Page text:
The most constructive observations were made by a development economist who argued that, while it may be possible to construct universal truths, the application of that knowledge is always conditioned by context, varying by time and space. Contact between knowledge producers in North and South is of great importance for the diffusion of methodologies that can be applied in varying contexts, and hence it is important to support joint ventures governed by reciprocal and symmetrical relationships.

At the same time, the research agenda for the two groups should be different. Researchers and knowledge brokers in the North should emphasize problems of the interface between richer and poorer nations. A special research effort by “friends of the South” might pay special attention to how changes in policies of the richer nations might contribute to alleviation of these problems. Research and knowledge management in the South, on the other hand, should focus more on internal problems of development, with special attention to how to improve the position of the South with respect to the developed nations. The success of these efforts will depend on the existence of multiple channels of funding for knowledge production, to insure the survival of diversity in knowledge as much as in nature  (Paul Streeten in Stifel, et al. 1982).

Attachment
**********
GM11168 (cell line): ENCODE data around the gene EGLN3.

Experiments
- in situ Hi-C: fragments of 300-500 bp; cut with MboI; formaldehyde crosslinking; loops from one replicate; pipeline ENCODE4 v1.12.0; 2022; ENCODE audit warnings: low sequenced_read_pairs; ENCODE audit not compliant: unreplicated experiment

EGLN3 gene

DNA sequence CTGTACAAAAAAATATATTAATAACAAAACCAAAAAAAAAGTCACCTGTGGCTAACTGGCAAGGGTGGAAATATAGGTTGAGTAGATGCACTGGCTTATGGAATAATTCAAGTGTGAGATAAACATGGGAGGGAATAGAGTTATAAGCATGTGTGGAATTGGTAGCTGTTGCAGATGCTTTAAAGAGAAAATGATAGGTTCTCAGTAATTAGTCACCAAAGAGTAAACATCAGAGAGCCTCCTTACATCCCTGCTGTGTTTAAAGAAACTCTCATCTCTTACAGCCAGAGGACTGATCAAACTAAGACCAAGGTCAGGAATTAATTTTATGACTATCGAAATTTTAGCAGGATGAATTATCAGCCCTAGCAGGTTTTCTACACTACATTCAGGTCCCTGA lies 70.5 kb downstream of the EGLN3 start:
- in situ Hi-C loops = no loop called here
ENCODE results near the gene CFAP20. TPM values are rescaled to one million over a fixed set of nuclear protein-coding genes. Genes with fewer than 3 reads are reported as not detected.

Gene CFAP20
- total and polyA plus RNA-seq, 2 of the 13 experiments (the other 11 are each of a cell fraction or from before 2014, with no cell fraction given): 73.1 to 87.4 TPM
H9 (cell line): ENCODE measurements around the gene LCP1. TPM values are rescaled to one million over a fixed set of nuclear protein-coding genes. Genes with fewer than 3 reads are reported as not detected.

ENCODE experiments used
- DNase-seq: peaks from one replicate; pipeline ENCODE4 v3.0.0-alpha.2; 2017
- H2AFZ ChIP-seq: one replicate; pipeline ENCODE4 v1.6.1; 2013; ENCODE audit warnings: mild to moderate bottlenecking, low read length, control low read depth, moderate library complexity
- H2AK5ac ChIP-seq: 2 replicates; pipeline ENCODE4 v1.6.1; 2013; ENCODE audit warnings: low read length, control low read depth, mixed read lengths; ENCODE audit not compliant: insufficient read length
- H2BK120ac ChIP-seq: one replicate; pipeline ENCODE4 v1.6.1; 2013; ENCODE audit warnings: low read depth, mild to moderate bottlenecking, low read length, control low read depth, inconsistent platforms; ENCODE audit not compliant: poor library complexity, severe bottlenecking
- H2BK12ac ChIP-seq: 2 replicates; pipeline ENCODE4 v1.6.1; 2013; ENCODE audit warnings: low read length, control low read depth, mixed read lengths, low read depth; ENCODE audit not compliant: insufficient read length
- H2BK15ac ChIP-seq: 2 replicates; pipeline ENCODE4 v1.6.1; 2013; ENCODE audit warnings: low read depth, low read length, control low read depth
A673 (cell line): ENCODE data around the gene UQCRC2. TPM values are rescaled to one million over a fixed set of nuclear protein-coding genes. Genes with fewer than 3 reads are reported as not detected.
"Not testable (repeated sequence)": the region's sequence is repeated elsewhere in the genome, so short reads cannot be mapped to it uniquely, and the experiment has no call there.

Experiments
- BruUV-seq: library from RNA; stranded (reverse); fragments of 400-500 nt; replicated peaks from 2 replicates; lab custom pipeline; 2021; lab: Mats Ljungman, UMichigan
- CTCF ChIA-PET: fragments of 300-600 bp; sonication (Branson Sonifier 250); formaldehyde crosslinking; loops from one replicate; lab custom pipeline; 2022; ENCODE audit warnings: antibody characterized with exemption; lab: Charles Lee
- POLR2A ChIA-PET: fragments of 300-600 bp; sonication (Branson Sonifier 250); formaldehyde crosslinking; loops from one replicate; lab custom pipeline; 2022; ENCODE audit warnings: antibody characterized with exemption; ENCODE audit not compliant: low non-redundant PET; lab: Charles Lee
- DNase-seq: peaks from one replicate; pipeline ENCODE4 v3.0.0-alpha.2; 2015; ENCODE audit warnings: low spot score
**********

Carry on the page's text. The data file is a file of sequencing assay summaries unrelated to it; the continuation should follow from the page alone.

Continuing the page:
[INDEX] [Presentation] [Introduction] [The Evolution of International Cooperation in Education in the Americas] [Cooperation After Nationalism] [International Cooperation as Supranationalism] [Cooperation for International Development] [Resistance to Aid] [Cooperation as Collaboration within Latin America] [Cooperation as Structural Adjustment] [The Current Situation of Education in the Americas] [Current Status of Education] [Summary] [Current Forms of International Cooperation] [Aid as a Form of International Cooperation] [Varieties of Aid] [Uniformization as a Consequence of Aid] [Aid or Assistance from Bilateral and Multilateral Organizations] [Cooperation by Transnational Corporations] [Aid and Assistance from NGOs] [Aid by Philanthropic Foundations] [Aid Mediated through Educational Institutions] [International Cooperation in the Form of Collaboration] [Examples of Collaboration in Higher Education] [Obstacles to International Collaboration in Higher Education] [Examples of Collaboration Between Non-governmental Organizations] [Other Instances of Collaboration] [Summary] [Globalization and International Cooperation] [The New Industrial Paradigm] [Implications of the New Industrial Paradigm for Education] [The New Development Model] [An Outline of a New Paradigm for Education] [Alternative Approaches to International Cooperation in Education] [An Example of Regional Collaboration to Develop a New Paradigm] [Notes] [References]